tr.v. par·doned, par·don·ing, par·dons
1. To release (a person) from punishment or disfavor for wrongdoing or a fault: a convicted criminal who was pardoned by the governor. See Synonyms at forgive.
2. To allow (an offense or fault) to pass without punishment or disfavor.
3. To make courteous allowance for; excuse: Pardon me, I'm in a hurry.
1. The act of pardoning.
a. Exemption of a convicted person from the penalties of an offense or crime by the power of the executor of the laws.
b. An official document or warrant declaring such an exemption.
3. Allowance or forgiveness for an offense or a discourtesy: begged the host's pardon for leaving early.
4. Roman Catholic Church An indulgence.
[Middle English pardonen, from Old French pardoner, from Vulgar Latin *perdōnāre, to give wholeheartedly : Latin per-, intensive pref.; see PER- + Latin dōnāre, to present, forgive (from dōnum, gift; see dō- in the Appendix of Indo-European roots).]
The American Heritage® Dictionary of the English Language, Fifth Edition copyright ©2016 by Houghton Mifflin Harcourt Publishing Company. All rights reserved.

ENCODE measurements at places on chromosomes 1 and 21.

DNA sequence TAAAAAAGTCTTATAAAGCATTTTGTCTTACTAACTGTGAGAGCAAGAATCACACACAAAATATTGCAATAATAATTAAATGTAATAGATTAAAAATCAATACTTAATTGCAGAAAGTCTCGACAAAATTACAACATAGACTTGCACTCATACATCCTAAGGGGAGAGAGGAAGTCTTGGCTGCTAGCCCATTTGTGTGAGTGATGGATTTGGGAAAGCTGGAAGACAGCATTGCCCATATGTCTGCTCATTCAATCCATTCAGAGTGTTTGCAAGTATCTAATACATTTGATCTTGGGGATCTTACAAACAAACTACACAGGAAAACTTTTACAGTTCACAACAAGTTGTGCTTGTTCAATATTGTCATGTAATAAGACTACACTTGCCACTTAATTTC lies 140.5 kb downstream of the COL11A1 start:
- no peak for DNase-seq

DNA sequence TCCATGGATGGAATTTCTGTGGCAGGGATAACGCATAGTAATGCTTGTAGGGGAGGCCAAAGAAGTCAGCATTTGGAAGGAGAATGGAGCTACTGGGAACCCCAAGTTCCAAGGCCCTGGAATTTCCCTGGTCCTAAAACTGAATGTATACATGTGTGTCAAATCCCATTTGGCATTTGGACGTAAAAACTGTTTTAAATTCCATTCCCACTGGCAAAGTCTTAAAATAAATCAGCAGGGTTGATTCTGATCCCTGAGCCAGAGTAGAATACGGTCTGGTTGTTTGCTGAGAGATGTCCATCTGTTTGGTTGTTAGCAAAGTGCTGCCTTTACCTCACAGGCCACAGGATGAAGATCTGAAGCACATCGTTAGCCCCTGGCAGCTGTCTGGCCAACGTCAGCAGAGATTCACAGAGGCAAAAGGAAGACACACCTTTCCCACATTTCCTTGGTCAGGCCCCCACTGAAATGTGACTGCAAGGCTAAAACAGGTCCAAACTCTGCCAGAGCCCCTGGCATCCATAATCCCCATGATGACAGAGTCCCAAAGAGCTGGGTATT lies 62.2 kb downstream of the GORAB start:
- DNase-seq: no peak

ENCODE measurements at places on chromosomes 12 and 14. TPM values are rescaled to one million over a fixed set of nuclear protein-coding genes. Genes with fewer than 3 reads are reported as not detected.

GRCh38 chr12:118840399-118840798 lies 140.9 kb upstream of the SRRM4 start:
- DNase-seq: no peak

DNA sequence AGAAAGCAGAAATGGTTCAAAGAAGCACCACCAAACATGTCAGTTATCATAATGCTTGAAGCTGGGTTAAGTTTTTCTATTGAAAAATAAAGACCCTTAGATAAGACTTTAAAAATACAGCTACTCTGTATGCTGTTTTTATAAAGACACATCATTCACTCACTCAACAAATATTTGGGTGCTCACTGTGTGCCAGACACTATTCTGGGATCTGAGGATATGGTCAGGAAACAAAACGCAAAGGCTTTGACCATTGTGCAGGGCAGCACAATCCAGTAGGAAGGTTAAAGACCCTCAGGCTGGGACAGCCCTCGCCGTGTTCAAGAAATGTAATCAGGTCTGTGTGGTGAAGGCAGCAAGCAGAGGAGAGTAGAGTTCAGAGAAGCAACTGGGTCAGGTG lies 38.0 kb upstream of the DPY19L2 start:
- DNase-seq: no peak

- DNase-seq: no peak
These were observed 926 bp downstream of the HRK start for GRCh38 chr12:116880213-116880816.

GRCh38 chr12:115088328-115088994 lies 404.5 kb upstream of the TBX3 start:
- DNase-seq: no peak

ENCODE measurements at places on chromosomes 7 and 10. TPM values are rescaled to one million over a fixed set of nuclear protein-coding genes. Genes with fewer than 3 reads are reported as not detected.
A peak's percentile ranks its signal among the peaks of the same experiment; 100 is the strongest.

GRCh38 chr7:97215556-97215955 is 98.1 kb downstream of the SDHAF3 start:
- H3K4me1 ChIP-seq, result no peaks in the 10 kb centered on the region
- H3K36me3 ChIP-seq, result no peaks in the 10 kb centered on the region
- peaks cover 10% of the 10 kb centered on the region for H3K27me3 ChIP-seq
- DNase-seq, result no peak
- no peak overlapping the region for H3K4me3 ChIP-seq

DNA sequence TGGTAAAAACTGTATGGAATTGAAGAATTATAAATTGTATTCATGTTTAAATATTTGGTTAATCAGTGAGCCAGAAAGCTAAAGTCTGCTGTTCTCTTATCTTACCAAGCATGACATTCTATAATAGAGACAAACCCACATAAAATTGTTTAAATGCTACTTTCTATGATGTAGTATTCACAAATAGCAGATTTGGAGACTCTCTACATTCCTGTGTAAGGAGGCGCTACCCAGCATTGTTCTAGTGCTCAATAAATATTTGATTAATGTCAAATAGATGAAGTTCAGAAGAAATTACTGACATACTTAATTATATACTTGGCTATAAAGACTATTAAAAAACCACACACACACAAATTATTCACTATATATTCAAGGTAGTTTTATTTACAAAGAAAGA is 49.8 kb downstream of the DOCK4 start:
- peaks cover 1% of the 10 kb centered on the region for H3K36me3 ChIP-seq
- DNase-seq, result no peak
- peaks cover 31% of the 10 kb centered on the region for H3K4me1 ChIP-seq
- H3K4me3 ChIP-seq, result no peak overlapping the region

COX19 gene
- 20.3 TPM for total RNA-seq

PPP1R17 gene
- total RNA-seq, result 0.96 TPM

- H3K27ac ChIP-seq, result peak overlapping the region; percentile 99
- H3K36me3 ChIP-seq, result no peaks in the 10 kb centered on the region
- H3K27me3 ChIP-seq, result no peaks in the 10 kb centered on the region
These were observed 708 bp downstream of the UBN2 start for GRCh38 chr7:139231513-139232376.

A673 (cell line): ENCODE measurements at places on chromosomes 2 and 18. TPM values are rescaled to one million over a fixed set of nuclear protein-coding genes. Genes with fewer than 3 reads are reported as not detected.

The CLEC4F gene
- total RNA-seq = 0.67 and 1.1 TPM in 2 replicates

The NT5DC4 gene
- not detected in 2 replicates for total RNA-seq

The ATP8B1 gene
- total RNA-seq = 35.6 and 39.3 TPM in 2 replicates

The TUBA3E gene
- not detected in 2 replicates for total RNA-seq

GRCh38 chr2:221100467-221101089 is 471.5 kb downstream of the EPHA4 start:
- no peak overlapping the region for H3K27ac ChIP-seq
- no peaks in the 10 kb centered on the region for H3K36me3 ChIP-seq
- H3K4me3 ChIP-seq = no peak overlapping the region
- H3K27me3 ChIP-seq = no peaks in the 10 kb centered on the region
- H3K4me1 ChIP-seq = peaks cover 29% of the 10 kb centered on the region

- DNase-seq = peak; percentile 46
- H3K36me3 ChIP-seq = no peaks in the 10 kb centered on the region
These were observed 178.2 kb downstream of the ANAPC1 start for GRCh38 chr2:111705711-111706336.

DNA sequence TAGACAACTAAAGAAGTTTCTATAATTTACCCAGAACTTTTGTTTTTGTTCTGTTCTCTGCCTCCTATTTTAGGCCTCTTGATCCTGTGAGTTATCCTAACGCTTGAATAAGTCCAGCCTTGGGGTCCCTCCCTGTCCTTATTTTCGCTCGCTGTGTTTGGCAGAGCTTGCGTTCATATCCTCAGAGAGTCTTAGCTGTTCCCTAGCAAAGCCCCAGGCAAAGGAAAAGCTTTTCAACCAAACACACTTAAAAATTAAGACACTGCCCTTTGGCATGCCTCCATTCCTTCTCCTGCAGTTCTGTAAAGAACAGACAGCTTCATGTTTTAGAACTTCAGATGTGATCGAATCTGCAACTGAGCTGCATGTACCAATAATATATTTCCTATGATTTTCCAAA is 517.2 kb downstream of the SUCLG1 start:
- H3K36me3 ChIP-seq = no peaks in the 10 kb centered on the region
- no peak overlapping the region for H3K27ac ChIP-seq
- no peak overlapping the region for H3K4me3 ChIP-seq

The American Heritage Dictionary Blog
Check out our blog, updated regularly, for new words and revised definitions, interesting images from the 5th edition, discussions of usage, and more.
American Heritage Dictionary Products
The American Heritage Dictionary, 5th Edition
The American Heritage Dictionary of Idioms
The American Heritage Roget's Thesaurus
Curious George's Dictionary
The American Heritage Children's Dictionary
The American Heritage Dictionary of Indo-European Roots
The American Heritage Student Grammar Dictionary
The American Heritage Desk Dictionary + Thesaurus
The American Heritage Science Dictionary
The American Heritage Dictionary of Business Terms
The American Heritage Student Dictionary
The American Heritage Essential Student Thesaurus